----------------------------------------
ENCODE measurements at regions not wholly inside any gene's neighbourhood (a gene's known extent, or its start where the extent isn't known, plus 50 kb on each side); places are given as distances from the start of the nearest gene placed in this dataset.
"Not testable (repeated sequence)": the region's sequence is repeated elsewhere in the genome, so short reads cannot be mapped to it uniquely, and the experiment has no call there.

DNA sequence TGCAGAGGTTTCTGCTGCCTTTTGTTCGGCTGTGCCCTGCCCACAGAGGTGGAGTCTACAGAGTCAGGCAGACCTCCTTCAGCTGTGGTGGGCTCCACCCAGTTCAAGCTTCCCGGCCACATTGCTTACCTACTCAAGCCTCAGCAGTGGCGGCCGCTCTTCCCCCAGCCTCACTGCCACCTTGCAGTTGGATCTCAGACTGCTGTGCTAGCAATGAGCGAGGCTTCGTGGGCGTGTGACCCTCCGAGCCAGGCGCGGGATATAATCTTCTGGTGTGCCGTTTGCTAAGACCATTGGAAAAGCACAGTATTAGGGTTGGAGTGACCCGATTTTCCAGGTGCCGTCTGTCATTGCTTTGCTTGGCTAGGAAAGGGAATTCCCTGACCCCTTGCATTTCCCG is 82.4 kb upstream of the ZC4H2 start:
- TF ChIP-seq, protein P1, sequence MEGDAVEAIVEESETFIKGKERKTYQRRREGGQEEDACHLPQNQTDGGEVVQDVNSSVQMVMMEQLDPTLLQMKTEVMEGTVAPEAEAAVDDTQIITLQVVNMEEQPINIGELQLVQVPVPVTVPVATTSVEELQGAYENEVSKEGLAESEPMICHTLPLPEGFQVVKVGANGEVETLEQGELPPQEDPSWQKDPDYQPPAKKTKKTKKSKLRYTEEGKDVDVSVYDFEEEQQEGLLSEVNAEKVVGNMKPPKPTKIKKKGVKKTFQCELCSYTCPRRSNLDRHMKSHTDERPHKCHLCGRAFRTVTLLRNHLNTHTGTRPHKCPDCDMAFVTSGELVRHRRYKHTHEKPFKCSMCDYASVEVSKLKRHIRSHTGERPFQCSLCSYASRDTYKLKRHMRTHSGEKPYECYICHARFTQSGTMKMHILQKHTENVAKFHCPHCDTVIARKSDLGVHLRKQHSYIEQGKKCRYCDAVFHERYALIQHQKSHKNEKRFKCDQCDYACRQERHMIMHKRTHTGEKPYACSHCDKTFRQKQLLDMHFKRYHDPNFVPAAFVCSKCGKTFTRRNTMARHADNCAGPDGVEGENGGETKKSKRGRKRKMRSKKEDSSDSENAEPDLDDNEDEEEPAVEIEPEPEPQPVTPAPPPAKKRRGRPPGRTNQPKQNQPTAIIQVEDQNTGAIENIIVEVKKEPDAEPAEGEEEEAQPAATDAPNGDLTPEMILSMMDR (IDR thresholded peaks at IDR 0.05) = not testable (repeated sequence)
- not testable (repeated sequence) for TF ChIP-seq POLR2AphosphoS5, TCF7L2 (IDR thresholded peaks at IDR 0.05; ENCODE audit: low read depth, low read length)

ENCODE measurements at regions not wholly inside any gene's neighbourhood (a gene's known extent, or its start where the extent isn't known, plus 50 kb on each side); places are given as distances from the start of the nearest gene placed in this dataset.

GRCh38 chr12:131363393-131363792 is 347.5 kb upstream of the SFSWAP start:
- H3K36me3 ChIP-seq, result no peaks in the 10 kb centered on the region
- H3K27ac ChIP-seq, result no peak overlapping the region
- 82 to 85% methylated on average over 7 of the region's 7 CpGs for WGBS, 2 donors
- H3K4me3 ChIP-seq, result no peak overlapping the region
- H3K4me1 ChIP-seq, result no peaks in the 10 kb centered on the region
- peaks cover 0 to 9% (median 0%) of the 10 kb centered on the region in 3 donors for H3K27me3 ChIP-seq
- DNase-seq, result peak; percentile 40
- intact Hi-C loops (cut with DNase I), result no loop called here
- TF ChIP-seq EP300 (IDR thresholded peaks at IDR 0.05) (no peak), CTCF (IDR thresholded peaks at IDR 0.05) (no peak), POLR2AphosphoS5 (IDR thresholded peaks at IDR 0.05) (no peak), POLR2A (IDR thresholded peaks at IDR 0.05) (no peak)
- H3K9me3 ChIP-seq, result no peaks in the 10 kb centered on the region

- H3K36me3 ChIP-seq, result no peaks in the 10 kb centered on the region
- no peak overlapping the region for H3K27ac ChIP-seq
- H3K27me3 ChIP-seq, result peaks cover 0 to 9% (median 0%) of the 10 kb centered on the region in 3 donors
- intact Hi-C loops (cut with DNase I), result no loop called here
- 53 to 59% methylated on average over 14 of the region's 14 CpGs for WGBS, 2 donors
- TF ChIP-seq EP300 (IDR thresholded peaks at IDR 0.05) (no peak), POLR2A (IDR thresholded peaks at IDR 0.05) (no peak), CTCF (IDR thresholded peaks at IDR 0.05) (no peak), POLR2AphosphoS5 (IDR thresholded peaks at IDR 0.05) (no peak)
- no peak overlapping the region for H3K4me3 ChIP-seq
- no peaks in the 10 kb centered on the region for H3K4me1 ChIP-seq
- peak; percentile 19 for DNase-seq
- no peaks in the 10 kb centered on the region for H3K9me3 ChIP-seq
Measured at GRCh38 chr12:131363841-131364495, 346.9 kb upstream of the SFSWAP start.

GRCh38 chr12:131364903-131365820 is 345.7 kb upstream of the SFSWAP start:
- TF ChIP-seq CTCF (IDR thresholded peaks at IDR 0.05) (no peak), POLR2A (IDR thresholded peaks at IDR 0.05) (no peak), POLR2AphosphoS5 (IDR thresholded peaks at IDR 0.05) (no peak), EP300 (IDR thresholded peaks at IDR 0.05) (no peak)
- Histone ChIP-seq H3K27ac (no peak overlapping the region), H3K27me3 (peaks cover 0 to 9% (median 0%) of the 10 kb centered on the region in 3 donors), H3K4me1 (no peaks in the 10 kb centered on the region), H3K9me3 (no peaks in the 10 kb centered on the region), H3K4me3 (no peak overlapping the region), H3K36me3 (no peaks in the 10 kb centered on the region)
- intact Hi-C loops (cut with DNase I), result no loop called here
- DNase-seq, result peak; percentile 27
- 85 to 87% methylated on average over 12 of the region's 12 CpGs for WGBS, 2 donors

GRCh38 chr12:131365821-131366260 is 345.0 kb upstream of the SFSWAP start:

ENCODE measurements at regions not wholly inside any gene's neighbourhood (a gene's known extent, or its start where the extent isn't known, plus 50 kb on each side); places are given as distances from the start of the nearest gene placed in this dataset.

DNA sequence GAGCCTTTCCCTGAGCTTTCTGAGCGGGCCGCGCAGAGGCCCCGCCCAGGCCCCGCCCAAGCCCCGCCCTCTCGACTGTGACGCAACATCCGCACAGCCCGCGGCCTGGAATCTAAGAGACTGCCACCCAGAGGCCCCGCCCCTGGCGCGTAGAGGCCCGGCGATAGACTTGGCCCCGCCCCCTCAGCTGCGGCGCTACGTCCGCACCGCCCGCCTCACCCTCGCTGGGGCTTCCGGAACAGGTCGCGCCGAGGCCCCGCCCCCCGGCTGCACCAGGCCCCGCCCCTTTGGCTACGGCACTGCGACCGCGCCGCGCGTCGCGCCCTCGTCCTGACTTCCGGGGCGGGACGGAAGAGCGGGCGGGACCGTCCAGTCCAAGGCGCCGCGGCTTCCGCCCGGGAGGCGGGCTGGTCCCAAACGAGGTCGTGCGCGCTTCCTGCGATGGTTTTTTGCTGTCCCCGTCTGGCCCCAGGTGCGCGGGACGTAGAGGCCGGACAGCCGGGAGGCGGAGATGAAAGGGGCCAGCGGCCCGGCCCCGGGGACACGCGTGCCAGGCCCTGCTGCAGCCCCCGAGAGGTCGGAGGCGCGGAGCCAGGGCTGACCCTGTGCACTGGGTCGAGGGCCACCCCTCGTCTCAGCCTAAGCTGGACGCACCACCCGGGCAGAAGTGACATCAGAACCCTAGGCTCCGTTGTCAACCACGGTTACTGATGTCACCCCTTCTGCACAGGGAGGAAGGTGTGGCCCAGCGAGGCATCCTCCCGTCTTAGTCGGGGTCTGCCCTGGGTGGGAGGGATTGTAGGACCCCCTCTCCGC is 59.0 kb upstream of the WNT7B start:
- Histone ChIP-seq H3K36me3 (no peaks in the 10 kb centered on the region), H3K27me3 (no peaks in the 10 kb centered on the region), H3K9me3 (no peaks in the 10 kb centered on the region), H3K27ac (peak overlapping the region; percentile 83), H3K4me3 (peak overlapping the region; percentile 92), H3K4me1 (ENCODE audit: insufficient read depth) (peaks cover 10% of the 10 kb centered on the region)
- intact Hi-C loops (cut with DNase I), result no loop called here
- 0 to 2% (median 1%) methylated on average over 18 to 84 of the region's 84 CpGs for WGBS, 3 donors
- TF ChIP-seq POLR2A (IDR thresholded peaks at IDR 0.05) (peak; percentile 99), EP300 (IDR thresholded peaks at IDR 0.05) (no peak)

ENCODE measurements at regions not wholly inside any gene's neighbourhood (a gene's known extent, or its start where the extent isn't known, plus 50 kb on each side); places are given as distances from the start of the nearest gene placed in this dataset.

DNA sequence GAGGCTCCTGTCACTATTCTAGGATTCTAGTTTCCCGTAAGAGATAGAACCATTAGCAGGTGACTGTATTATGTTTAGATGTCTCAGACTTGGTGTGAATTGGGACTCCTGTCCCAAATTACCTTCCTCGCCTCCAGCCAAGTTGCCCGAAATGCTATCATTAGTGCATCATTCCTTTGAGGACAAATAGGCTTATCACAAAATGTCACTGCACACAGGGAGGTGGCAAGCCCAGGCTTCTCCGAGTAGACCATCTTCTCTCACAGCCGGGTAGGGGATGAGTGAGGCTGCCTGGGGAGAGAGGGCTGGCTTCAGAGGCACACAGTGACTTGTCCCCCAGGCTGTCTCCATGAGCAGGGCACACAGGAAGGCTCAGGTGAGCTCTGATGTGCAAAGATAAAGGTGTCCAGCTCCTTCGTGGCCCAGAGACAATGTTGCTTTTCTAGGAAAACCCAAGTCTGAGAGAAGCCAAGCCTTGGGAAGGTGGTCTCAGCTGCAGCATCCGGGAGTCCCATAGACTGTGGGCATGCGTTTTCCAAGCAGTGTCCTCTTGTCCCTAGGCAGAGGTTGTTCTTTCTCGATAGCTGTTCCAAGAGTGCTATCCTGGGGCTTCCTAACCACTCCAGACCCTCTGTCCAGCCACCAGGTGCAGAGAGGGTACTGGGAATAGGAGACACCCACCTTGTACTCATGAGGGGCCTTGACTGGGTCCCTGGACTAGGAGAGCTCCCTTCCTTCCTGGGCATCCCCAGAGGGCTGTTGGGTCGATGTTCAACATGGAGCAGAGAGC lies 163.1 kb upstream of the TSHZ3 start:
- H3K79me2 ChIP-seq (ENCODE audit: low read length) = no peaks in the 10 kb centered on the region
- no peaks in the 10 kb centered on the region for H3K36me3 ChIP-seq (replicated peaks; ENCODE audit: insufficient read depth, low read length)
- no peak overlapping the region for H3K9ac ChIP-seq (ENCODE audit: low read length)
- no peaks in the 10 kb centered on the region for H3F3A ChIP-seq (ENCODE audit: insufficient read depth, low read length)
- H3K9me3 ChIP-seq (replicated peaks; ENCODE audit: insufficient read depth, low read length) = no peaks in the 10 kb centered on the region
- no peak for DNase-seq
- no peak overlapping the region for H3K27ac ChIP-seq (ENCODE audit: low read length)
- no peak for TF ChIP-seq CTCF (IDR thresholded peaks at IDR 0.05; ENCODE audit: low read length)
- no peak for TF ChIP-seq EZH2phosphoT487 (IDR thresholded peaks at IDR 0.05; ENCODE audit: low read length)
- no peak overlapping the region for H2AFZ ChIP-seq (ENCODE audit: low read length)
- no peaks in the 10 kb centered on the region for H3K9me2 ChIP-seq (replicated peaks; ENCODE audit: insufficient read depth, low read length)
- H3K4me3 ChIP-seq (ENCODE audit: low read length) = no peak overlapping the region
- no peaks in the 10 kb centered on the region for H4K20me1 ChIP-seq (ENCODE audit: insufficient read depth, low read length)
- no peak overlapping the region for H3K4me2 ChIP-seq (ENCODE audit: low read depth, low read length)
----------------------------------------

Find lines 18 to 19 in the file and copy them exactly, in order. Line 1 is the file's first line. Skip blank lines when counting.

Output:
- H3K36me3 ChIP-seq, result no peaks in the 10 kb centered on the region
- no peak overlapping the region for H3K27ac ChIP-seq